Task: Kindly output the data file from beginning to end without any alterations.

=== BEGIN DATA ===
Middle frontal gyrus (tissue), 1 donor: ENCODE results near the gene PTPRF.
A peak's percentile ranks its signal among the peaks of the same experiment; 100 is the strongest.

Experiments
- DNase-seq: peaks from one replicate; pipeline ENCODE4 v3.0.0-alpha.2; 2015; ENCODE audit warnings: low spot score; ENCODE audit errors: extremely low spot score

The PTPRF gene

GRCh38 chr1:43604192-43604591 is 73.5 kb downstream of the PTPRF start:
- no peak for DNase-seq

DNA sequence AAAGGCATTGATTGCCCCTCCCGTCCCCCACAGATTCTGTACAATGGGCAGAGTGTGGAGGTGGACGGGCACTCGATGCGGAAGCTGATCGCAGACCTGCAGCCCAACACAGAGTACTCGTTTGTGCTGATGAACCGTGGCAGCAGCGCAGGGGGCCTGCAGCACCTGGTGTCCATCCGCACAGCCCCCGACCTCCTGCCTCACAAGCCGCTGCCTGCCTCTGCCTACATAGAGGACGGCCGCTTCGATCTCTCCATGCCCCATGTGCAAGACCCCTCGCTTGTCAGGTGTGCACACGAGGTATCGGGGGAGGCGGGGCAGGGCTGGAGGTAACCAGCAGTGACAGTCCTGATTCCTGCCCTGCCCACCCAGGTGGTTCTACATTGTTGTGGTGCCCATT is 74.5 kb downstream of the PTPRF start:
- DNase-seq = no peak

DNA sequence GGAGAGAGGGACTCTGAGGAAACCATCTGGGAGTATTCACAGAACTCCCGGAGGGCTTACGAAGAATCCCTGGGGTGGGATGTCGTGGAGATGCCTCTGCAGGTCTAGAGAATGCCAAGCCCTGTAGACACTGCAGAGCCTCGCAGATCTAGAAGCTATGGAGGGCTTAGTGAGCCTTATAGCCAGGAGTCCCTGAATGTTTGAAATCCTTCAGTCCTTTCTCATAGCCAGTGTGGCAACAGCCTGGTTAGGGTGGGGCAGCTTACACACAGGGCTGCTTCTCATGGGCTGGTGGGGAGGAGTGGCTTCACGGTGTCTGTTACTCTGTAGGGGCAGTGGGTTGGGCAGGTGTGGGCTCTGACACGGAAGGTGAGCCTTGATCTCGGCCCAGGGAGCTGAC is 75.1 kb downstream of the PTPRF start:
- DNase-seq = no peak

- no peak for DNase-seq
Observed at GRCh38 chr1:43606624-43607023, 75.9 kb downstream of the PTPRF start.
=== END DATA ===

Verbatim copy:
Middle frontal gyrus (tissue), 1 donor: ENCODE results near the gene PTPRF.
A peak's percentile ranks its signal among the peaks of the same experiment; 100 is the strongest.

Experiments
- DNase-seq: peaks from one replicate; pipeline ENCODE4 v3.0.0-alpha.2; 2015; ENCODE audit warnings: low spot score; ENCODE audit errors: extremely low spot score

The PTPRF gene

GRCh38 chr1:43604192-43604591 is 73.5 kb downstream of the PTPRF start:
- no peak for DNase-seq

DNA sequence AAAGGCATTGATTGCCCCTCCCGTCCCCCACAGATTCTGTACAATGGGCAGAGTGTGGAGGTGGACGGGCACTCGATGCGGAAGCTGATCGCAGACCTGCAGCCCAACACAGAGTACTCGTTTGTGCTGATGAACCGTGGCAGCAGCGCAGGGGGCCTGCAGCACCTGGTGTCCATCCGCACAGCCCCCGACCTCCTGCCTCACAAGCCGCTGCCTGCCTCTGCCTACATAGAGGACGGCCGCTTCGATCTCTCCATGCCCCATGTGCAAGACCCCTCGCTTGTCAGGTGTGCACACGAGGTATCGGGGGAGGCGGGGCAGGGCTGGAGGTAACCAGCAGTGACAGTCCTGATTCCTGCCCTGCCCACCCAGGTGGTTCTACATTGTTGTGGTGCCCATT is 74.5 kb downstream of the PTPRF start:
- DNase-seq = no peak

DNA sequence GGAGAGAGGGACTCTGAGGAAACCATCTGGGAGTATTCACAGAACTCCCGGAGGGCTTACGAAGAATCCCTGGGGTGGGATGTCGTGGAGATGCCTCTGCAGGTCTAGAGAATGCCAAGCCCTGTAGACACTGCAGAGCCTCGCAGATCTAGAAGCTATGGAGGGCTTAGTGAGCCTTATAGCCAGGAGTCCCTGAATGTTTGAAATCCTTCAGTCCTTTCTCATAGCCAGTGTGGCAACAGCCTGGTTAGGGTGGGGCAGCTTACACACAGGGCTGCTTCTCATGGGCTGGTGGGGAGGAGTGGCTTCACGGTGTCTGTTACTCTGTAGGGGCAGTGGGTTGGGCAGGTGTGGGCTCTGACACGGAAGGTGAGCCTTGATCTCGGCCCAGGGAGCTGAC is 75.1 kb downstream of the PTPRF start:
- DNase-seq = no peak

- no peak for DNase-seq
Observed at GRCh38 chr1:43606624-43607023, 75.9 kb downstream of the PTPRF start.